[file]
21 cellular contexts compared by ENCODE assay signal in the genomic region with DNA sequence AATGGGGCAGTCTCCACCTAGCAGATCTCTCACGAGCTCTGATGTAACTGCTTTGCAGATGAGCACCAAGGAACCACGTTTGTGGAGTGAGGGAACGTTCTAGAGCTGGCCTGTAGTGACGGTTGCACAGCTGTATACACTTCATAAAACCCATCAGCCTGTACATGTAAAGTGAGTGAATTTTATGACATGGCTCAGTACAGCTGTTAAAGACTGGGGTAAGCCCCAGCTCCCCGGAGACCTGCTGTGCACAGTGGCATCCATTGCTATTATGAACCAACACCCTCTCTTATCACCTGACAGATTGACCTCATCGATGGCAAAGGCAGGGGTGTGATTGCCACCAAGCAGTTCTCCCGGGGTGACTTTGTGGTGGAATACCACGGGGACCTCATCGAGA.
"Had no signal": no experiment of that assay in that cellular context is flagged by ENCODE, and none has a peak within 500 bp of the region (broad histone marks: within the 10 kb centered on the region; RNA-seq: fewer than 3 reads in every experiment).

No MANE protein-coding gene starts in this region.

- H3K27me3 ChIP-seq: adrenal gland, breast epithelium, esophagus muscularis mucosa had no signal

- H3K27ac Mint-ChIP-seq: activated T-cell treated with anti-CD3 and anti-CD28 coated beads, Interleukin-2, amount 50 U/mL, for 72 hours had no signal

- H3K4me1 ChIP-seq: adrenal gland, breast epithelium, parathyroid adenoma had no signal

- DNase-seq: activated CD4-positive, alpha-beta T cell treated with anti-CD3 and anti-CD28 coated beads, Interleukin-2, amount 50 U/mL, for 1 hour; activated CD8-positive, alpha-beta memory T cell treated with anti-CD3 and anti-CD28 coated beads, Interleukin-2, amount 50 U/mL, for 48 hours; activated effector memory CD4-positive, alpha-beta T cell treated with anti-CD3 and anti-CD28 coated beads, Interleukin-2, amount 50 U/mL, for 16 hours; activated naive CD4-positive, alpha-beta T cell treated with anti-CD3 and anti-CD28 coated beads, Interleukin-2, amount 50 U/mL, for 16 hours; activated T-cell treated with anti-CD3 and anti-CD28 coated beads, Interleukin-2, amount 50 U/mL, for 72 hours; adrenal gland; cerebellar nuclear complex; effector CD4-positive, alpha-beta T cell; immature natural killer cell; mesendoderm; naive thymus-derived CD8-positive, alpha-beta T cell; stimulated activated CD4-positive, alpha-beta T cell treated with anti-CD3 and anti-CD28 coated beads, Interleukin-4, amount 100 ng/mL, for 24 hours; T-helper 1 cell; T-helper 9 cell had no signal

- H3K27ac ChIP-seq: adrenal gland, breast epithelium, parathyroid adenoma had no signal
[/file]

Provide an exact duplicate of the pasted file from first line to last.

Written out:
21 cellular contexts compared by ENCODE assay signal in the genomic region with DNA sequence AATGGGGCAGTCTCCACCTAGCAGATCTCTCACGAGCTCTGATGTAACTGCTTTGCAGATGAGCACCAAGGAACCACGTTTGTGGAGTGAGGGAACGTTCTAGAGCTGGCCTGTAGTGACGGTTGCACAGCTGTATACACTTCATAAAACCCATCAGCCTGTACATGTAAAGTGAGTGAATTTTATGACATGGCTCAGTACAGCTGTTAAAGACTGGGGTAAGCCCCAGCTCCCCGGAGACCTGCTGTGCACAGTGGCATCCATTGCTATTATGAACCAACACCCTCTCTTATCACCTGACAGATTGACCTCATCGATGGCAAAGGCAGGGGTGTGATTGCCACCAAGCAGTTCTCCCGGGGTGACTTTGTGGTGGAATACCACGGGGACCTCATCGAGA.
"Had no signal": no experiment of that assay in that cellular context is flagged by ENCODE, and none has a peak within 500 bp of the region (broad histone marks: within the 10 kb centered on the region; RNA-seq: fewer than 3 reads in every experiment).

No MANE protein-coding gene starts in this region.

- H3K27me3 ChIP-seq: adrenal gland, breast epithelium, esophagus muscularis mucosa had no signal

- H3K27ac Mint-ChIP-seq: activated T-cell treated with anti-CD3 and anti-CD28 coated beads, Interleukin-2, amount 50 U/mL, for 72 hours had no signal

- H3K4me1 ChIP-seq: adrenal gland, breast epithelium, parathyroid adenoma had no signal

- DNase-seq: activated CD4-positive, alpha-beta T cell treated with anti-CD3 and anti-CD28 coated beads, Interleukin-2, amount 50 U/mL, for 1 hour; activated CD8-positive, alpha-beta memory T cell treated with anti-CD3 and anti-CD28 coated beads, Interleukin-2, amount 50 U/mL, for 48 hours; activated effector memory CD4-positive, alpha-beta T cell treated with anti-CD3 and anti-CD28 coated beads, Interleukin-2, amount 50 U/mL, for 16 hours; activated naive CD4-positive, alpha-beta T cell treated with anti-CD3 and anti-CD28 coated beads, Interleukin-2, amount 50 U/mL, for 16 hours; activated T-cell treated with anti-CD3 and anti-CD28 coated beads, Interleukin-2, amount 50 U/mL, for 72 hours; adrenal gland; cerebellar nuclear complex; effector CD4-positive, alpha-beta T cell; immature natural killer cell; mesendoderm; naive thymus-derived CD8-positive, alpha-beta T cell; stimulated activated CD4-positive, alpha-beta T cell treated with anti-CD3 and anti-CD28 coated beads, Interleukin-4, amount 100 ng/mL, for 24 hours; T-helper 1 cell; T-helper 9 cell had no signal

- H3K27ac ChIP-seq: adrenal gland, breast epithelium, parathyroid adenoma had no signal